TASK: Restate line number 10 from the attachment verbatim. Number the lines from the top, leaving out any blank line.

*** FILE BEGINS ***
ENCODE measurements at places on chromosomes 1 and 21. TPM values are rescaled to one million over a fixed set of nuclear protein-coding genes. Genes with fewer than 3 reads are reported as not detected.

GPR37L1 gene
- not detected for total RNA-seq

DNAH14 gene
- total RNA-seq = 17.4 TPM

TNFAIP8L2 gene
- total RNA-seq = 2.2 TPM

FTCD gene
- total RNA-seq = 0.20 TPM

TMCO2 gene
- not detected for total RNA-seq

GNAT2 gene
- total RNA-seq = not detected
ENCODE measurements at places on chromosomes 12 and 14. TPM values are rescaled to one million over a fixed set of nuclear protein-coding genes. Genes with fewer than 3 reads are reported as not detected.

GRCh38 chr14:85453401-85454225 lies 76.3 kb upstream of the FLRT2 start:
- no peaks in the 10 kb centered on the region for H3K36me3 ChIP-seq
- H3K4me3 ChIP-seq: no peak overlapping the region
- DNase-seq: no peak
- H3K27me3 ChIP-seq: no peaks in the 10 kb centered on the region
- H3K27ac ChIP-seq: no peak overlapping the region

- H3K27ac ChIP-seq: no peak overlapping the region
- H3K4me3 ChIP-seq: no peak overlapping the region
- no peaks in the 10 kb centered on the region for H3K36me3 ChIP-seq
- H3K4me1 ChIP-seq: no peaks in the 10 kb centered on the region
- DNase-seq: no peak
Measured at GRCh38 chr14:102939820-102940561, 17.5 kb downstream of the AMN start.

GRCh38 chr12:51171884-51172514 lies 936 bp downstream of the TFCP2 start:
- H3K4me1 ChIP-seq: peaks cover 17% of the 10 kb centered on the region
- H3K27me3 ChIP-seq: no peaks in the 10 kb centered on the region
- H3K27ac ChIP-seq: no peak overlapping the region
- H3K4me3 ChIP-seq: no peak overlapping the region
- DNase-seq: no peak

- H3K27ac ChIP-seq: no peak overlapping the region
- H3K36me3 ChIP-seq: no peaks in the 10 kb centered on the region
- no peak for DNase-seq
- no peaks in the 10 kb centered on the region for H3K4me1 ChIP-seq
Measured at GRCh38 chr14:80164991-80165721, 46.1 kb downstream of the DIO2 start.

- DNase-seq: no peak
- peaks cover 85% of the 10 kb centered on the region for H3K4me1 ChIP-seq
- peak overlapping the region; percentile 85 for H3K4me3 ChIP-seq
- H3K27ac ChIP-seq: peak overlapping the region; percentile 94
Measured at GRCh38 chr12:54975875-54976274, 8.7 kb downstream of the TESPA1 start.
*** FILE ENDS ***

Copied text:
TMCO2 gene